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We are sharing this update from ACCA, our professional body, for the interest of clients and contacts. The content is (c) ACCA

HMRC has identified non-resident corporate owners of UK property that may not have met certain tax obligations

The Wealthy External Forum is a joint forum between HMRC’s ‘Wealthy’ Teams and professional bodies representing ‘Wealthy’ individuals. It has published this briefing.

HMRC has identified non-resident corporate owners of UK property that may not have met certain tax obligations. It is expected in June 2022 that a campaign of nudge letters will be launched. Depending on the circumstances, two different letters may be issued.

While the letters are addressed to the corporates, both also recommend that the companies should ask connected UK-resident individuals to ensure their personal tax affairs are up to date in respect of the related anti-avoidance provisions.

One letter will be issued to non-resident companies that own UK property and may need to disclose income received as a non-resident corporate landlord or a liability to the Annual Tax on Enveloped Dwellings (ATED).

Under the Transfer of Assets Abroad (ToAA) legislation, UK-resident individuals who have any interest in the income or capital of a non-resident landlord, whether directly or indirectly, may be within the ToAA income charge provisions at s721 and s727 ITA 2007. A UK resident who has not personally transferred assets but benefits from a transfer made by somebody else (eg occupation of property) may be within the ToAA benefits charge at s731 ITA 2007. The letter recommends that any such individuals should seek professional advice to ensure their affairs are up to date.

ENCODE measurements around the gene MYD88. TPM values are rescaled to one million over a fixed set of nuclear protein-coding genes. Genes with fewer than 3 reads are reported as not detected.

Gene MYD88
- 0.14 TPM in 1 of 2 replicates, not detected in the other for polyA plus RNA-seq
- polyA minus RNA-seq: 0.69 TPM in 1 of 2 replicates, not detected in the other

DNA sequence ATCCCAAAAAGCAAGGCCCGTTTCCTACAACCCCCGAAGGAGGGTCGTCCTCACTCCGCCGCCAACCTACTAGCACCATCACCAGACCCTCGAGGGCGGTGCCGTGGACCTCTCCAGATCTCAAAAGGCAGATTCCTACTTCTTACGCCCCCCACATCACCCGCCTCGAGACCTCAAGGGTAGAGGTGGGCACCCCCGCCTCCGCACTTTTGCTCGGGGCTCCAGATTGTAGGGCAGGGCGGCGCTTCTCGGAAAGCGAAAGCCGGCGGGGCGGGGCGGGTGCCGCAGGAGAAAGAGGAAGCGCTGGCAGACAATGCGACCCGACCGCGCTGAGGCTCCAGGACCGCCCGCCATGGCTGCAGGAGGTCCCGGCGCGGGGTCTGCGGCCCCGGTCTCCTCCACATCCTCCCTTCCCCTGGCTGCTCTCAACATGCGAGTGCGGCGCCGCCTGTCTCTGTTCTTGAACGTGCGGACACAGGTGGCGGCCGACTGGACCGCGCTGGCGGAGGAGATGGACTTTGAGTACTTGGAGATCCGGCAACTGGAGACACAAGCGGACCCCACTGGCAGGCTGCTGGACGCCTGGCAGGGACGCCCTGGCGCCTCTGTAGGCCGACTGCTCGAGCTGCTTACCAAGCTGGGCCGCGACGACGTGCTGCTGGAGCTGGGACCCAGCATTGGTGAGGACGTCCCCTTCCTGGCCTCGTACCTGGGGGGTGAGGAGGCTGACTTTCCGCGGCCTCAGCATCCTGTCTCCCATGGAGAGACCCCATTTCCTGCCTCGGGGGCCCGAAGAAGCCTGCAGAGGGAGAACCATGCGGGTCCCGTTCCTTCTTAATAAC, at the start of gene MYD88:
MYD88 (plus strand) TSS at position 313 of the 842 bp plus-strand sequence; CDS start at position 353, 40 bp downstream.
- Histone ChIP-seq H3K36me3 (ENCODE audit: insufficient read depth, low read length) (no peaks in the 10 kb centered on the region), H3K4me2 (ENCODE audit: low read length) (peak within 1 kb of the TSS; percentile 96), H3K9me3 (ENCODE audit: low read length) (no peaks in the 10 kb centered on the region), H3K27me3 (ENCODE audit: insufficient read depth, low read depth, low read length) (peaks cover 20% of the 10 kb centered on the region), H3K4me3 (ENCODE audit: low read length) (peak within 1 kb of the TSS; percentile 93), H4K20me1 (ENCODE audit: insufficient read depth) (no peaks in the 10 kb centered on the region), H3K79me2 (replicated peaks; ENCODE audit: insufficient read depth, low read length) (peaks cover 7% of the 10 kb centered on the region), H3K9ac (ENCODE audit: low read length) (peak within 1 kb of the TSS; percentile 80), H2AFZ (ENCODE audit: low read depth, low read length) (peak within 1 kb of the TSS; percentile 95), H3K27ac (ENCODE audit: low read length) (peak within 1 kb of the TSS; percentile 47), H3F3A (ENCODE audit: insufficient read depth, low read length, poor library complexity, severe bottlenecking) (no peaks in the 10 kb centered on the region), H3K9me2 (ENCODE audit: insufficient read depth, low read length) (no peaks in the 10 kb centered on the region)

The other letter will be issued to non-resident close companies that appear to have made a disposal of UK residential property between 6 April 2015 and 5 April 2019 without filing a Non-Resident Capital Gains Tax return.

Where the company purchased the property before April 2015 and the whole of any overall gain is not charged to Non-Resident Capital Gains Tax (or otherwise), then that part of any gain not charged may be attributable to the participators in the company under s13 TCGA 1992 (these rules have since been relocated to s3 TCGA 1992). Again, the letter suggests that any individual participators should seek professional advice to ensure their affairs are up to date.

Future compliance activity

The availability of Automatic Exchange of Information (AEOI) data means that HMRC can identify the beneficial owners of non-resident entities that own UK property.

We will shortly contact those UK-resident beneficial owners who may have failed to declare income or gains that should be taxed under the respective anti-avoidance provisions. This will consist of 1-2-1 compliance checks and will not be limited to these two provisions where other potential risks are identified, particularly where those risks relate to international matters.

For wealthy individuals, this programme will be led by our Complex International team but will be conducted in conjunction with other areas of HMRC compliance such as Individuals and Small Business Compliance, Mid-Sized Business and the Non-Resident Landlord Team.

Individuals who have failed to disclose income or gains are advised to amend SA returns or, where out of time to do so, make disclosures using the Worldwide Disclosure Facility. This will reduce the likelihood of HMRC opening a full compliance check into their affairs.

ToAA – updated guidance

We will also update the Forum on the publication of the 2013 draft ToAA guidance and the onward gifts guidance. We can confirm that the publication of the guidance is imminent, and we will ensure that, once in the International Manual, the Wealthy External Forum Secretariat communicates this to you.